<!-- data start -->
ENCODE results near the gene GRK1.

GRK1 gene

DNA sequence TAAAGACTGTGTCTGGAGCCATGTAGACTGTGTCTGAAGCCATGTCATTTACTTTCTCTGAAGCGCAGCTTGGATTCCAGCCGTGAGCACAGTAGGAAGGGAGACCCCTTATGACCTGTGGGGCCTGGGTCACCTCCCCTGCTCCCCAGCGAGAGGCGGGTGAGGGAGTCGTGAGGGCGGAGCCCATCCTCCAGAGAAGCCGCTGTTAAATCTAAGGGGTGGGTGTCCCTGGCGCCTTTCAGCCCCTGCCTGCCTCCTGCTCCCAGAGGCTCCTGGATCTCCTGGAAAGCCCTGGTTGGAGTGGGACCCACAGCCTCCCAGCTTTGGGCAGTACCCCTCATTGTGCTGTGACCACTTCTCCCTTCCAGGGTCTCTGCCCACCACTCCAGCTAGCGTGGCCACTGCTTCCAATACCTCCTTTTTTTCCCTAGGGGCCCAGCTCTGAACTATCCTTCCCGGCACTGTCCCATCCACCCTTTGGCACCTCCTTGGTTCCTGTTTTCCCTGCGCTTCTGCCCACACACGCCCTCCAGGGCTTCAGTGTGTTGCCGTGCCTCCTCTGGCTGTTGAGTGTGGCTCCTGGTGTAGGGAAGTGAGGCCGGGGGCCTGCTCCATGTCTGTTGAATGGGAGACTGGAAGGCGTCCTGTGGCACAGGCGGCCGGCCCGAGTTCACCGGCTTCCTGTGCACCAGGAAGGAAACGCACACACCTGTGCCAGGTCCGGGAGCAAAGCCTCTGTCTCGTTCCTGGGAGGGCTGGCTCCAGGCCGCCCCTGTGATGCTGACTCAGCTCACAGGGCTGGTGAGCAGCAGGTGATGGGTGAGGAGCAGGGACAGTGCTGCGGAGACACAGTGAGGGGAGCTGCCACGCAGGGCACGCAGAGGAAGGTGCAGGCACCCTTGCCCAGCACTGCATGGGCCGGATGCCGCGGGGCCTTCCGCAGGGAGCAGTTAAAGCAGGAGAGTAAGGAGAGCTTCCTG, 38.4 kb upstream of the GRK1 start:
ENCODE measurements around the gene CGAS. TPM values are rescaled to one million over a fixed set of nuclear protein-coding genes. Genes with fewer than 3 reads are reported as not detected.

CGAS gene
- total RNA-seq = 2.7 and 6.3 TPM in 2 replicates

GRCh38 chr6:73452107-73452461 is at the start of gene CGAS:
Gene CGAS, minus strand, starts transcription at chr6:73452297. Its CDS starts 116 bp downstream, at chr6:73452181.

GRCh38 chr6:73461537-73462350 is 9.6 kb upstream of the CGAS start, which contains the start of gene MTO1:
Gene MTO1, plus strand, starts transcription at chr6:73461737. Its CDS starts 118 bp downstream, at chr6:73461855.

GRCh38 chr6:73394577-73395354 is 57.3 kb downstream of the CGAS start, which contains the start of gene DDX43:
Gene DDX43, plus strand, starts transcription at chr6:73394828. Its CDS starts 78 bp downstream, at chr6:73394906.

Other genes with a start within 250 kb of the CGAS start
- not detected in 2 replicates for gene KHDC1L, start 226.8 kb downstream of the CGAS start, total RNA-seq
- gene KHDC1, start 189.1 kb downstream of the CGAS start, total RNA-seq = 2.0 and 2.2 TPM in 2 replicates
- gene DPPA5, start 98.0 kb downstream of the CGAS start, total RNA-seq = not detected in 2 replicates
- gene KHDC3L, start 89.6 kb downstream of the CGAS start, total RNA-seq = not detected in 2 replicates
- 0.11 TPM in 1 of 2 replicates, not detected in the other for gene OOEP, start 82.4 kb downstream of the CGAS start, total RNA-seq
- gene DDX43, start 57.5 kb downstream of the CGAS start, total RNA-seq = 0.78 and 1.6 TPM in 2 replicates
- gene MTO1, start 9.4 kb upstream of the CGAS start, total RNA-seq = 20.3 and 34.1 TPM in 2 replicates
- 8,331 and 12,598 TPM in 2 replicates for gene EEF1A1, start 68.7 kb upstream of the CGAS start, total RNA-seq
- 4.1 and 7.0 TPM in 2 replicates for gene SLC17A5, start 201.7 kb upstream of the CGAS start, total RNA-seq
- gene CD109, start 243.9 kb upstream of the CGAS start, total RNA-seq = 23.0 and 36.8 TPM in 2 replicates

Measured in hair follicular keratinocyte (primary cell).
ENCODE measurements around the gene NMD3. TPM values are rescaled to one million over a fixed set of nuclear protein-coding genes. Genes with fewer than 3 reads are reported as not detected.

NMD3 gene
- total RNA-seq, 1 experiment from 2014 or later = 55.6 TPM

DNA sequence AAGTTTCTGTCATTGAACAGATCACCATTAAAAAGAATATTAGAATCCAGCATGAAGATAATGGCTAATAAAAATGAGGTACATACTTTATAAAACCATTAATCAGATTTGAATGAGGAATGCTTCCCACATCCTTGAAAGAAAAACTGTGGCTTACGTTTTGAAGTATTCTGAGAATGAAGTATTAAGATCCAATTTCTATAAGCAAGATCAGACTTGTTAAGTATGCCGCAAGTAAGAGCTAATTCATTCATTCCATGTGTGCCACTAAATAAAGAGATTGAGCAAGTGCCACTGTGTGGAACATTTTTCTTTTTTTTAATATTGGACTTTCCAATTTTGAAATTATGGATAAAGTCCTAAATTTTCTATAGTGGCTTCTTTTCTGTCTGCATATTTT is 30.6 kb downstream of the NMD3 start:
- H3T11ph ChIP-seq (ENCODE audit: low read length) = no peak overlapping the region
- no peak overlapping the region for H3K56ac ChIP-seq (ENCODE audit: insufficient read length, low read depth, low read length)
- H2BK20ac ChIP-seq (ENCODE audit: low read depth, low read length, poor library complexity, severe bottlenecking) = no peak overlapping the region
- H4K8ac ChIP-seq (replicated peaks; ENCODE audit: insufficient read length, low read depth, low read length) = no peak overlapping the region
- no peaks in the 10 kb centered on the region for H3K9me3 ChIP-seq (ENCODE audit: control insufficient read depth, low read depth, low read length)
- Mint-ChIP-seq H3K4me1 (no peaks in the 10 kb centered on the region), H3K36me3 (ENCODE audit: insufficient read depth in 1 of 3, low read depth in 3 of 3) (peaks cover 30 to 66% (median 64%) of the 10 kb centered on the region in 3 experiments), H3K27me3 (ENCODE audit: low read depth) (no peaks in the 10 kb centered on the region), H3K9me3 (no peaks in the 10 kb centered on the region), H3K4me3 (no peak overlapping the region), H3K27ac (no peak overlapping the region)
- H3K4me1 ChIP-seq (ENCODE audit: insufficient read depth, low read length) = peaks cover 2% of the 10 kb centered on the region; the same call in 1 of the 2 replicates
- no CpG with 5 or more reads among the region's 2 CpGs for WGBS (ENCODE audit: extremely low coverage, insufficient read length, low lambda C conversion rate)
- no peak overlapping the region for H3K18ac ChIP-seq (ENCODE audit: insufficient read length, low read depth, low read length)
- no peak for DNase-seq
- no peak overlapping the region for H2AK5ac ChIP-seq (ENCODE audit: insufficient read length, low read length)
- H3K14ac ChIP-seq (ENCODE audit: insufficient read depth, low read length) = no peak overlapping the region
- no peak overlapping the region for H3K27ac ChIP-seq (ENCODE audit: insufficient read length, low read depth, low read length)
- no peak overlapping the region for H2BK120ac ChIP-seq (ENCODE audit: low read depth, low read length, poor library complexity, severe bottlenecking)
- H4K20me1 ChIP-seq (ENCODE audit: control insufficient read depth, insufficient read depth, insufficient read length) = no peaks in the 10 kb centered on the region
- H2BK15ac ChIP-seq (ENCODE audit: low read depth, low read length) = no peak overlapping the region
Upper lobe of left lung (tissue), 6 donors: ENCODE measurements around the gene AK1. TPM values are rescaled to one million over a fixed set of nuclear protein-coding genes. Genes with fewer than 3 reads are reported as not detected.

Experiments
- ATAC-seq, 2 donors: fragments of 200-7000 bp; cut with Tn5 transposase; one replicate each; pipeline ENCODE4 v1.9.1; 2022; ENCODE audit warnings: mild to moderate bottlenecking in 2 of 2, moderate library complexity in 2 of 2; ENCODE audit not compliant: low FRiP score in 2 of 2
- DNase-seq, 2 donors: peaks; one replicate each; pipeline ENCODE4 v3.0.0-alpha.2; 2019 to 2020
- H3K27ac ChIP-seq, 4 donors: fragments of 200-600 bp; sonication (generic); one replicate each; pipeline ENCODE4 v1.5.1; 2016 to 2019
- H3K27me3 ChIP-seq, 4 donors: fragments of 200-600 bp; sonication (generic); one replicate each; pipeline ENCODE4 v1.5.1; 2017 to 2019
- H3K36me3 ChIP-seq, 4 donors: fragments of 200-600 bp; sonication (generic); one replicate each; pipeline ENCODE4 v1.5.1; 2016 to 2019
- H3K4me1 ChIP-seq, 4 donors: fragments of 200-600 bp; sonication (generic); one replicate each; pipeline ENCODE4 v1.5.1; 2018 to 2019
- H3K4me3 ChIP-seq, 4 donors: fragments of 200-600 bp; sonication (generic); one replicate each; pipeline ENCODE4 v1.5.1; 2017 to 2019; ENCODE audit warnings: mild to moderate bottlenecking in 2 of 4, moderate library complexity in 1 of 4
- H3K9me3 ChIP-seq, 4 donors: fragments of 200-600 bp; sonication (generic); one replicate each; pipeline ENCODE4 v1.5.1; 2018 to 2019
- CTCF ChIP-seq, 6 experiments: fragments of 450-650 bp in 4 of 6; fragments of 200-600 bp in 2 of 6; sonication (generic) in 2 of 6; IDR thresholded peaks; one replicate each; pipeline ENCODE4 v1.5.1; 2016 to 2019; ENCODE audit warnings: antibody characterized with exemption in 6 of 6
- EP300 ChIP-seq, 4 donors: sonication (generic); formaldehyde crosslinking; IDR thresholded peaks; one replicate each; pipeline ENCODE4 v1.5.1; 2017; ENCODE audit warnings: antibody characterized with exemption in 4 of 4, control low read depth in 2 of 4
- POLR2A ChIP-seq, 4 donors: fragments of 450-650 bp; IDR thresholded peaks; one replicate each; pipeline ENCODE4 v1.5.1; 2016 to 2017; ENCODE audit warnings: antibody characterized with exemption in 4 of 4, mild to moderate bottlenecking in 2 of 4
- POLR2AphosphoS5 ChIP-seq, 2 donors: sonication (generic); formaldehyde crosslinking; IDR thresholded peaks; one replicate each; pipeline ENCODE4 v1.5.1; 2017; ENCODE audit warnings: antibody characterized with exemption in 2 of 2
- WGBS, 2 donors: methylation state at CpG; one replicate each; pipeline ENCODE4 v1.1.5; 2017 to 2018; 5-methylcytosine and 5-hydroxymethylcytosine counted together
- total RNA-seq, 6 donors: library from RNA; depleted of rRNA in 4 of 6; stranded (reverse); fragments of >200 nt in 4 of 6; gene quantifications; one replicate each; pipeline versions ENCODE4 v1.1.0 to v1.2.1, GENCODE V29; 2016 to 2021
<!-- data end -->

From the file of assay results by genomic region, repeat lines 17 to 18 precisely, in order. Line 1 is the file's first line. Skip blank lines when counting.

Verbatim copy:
- gene KHDC3L, start 89.6 kb downstream of the CGAS start, total RNA-seq = not detected in 2 replicates
- 0.11 TPM in 1 of 2 replicates, not detected in the other for gene OOEP, start 82.4 kb downstream of the CGAS start, total RNA-seq